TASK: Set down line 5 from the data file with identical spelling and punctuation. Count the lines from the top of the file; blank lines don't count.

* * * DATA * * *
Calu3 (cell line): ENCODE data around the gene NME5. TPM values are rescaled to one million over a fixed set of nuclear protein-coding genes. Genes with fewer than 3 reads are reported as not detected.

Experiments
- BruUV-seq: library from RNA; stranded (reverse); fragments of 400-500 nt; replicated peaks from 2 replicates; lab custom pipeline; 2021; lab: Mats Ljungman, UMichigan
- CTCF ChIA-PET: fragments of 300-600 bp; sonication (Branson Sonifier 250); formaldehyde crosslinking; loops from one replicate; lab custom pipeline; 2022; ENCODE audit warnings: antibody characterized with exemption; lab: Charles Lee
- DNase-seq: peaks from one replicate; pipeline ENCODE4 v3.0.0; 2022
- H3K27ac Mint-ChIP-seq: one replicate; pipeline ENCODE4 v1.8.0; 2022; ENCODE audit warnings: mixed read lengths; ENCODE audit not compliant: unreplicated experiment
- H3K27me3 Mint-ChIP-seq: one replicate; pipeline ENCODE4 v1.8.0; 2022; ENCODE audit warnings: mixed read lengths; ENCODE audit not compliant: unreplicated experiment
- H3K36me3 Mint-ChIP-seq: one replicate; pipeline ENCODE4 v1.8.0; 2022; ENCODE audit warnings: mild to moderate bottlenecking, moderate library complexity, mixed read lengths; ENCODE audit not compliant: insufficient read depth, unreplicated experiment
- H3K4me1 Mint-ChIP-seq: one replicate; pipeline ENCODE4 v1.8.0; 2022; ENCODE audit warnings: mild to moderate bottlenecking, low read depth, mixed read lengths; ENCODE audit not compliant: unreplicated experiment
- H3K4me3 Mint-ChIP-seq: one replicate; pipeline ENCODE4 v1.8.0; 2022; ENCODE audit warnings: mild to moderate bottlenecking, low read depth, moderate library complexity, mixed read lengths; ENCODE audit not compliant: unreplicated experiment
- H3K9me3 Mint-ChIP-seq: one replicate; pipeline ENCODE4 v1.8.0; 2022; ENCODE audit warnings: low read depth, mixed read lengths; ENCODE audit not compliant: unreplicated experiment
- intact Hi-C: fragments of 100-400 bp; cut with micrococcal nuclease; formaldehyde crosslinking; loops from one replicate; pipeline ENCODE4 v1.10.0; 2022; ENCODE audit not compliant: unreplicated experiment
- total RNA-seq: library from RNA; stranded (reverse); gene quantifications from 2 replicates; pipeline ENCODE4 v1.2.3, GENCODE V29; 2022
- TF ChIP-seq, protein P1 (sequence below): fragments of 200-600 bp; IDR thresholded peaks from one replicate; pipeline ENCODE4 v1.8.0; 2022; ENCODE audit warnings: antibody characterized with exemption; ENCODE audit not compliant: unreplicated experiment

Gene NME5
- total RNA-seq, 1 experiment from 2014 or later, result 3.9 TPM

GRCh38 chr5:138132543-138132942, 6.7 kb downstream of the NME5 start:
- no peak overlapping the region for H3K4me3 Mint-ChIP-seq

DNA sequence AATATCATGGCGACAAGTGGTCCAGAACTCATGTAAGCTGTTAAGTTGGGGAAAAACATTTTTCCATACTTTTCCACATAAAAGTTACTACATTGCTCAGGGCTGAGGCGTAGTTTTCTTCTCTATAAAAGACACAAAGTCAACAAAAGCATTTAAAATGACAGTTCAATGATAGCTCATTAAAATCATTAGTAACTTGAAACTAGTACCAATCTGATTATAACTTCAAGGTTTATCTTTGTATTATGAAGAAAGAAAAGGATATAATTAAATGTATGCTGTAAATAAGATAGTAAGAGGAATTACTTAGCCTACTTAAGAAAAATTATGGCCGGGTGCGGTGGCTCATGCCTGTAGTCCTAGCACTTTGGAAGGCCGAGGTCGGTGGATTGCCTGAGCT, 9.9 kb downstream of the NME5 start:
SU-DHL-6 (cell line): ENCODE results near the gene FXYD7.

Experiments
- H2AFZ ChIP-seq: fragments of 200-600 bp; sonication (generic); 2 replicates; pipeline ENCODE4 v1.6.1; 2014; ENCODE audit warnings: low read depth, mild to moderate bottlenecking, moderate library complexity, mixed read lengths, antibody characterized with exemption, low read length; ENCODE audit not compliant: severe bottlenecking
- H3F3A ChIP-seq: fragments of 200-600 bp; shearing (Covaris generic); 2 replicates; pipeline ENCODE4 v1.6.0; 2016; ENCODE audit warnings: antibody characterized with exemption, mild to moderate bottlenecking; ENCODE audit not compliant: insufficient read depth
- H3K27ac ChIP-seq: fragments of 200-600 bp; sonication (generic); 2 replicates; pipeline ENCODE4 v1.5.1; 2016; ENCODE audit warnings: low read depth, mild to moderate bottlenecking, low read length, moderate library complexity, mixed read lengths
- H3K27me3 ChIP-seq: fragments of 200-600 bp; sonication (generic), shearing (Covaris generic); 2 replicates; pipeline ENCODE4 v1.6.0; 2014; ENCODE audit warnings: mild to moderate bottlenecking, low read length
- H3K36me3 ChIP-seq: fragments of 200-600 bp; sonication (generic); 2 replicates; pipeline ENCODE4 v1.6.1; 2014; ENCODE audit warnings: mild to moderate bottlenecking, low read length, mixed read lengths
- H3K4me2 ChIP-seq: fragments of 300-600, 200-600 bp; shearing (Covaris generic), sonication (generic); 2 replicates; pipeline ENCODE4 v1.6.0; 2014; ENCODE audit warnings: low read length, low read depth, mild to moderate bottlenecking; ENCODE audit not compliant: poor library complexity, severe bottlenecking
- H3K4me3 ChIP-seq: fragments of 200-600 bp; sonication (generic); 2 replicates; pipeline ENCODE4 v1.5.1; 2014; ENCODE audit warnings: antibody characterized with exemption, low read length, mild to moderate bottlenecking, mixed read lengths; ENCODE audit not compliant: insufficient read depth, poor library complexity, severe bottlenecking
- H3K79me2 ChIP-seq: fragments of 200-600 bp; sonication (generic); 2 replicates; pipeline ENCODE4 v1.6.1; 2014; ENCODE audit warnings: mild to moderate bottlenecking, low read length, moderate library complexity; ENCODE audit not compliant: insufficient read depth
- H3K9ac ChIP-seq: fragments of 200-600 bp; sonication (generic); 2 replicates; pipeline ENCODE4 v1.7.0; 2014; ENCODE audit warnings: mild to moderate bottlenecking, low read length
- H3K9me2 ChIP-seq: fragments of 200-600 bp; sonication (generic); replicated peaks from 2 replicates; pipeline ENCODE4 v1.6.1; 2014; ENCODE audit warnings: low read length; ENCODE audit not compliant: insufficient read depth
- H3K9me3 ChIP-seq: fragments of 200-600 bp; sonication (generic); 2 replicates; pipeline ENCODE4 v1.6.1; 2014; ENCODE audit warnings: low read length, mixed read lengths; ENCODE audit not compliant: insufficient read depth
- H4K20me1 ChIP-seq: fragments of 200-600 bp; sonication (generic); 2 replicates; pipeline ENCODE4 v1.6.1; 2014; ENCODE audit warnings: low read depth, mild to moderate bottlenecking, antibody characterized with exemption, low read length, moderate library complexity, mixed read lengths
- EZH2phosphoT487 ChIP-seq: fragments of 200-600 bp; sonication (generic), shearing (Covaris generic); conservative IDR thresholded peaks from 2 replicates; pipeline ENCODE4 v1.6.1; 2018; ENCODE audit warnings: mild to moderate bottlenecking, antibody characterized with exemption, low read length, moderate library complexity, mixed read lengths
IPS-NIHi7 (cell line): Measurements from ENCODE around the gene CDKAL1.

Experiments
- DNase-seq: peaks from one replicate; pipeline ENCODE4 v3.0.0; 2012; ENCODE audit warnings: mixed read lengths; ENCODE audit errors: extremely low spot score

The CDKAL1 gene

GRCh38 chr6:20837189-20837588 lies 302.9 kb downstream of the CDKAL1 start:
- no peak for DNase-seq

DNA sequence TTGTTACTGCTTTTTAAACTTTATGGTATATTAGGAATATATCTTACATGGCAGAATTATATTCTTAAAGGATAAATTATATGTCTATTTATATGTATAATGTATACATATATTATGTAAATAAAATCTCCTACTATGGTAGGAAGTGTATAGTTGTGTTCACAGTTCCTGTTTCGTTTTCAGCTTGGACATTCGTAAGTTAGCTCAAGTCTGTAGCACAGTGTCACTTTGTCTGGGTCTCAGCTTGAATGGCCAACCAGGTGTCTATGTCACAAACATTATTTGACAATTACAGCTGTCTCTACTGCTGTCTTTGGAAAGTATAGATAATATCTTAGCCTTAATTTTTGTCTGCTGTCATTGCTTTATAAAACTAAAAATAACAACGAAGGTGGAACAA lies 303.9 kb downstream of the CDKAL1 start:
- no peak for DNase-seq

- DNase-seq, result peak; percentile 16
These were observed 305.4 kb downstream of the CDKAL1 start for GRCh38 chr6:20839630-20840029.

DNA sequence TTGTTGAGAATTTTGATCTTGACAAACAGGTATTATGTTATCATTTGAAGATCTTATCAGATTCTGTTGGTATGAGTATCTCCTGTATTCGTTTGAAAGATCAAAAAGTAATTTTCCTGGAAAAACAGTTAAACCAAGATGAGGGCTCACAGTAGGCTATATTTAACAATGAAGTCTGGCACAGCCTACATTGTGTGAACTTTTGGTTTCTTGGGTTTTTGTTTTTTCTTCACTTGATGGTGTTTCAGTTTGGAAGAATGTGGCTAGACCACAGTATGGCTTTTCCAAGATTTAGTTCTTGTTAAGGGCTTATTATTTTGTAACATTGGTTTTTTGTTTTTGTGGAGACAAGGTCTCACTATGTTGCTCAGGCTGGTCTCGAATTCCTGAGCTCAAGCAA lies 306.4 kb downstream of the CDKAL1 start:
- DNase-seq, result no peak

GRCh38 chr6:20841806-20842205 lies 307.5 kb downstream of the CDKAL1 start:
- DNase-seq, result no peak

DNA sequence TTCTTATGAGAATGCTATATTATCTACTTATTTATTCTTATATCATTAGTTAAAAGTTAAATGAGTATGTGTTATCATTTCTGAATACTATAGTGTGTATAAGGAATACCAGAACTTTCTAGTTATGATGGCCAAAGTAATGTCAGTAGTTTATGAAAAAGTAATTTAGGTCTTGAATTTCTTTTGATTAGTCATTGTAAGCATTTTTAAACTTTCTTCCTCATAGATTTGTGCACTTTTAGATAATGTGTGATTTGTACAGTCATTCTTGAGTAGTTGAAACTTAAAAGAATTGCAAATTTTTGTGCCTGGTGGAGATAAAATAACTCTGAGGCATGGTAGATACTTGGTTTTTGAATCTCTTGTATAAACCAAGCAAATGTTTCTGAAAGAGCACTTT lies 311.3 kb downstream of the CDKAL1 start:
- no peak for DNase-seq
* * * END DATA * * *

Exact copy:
- DNase-seq: peaks from one replicate; pipeline ENCODE4 v3.0.0; 2022